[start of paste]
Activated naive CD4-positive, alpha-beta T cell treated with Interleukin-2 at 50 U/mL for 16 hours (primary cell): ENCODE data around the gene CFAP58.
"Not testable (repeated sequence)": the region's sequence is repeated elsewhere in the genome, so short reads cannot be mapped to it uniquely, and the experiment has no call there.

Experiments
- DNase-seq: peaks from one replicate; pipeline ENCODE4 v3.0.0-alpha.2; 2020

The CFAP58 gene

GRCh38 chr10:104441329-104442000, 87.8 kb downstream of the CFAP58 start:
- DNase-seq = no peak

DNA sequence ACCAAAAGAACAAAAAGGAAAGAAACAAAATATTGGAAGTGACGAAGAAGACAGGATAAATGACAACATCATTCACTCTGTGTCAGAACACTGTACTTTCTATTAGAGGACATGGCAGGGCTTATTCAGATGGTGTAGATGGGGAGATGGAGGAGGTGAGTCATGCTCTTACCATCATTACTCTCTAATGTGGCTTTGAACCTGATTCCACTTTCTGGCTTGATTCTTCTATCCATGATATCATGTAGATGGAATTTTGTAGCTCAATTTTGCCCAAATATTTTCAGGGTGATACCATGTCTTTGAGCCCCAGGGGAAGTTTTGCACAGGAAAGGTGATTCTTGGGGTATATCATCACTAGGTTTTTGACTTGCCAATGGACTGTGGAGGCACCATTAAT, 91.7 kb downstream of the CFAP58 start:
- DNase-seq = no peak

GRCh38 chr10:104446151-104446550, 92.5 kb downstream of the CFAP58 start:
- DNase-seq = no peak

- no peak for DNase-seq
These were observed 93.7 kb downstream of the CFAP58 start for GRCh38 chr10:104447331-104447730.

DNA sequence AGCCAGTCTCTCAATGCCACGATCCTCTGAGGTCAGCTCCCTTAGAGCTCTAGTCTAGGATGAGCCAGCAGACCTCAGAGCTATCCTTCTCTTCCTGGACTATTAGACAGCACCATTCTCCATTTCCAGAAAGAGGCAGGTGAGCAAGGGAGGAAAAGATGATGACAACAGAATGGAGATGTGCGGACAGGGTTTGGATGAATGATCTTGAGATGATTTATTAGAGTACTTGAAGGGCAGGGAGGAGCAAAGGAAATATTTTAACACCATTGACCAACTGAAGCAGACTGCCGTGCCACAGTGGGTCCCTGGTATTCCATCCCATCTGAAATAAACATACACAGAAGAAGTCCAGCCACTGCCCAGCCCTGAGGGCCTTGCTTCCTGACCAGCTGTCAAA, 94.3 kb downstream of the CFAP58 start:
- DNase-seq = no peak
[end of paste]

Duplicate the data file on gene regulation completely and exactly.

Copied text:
Activated naive CD4-positive, alpha-beta T cell treated with Interleukin-2 at 50 U/mL for 16 hours (primary cell): ENCODE data around the gene CFAP58.
"Not testable (repeated sequence)": the region's sequence is repeated elsewhere in the genome, so short reads cannot be mapped to it uniquely, and the experiment has no call there.

Experiments
- DNase-seq: peaks from one replicate; pipeline ENCODE4 v3.0.0-alpha.2; 2020

The CFAP58 gene

GRCh38 chr10:104441329-104442000, 87.8 kb downstream of the CFAP58 start:
- DNase-seq = no peak

DNA sequence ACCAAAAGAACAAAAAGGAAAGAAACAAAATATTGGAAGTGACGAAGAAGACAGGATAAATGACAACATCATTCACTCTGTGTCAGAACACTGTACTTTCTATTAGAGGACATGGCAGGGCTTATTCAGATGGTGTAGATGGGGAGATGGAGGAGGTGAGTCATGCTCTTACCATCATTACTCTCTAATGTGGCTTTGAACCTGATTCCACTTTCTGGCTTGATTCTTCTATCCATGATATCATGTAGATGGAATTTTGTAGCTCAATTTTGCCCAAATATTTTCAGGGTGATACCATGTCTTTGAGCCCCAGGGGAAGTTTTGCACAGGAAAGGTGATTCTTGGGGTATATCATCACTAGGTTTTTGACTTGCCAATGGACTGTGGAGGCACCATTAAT, 91.7 kb downstream of the CFAP58 start:
- DNase-seq = no peak

GRCh38 chr10:104446151-104446550, 92.5 kb downstream of the CFAP58 start:
- DNase-seq = no peak

- no peak for DNase-seq
These were observed 93.7 kb downstream of the CFAP58 start for GRCh38 chr10:104447331-104447730.

DNA sequence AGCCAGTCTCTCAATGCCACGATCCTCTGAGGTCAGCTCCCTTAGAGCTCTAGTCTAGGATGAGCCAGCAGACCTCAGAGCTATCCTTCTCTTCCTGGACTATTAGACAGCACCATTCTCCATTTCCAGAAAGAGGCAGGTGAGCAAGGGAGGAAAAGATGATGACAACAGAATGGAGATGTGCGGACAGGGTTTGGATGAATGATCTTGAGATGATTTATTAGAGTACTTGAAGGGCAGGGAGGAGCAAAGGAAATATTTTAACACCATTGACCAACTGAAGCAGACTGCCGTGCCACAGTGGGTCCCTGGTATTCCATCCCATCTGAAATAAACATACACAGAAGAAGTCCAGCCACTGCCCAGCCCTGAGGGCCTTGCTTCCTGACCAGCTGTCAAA, 94.3 kb downstream of the CFAP58 start:
- DNase-seq = no peak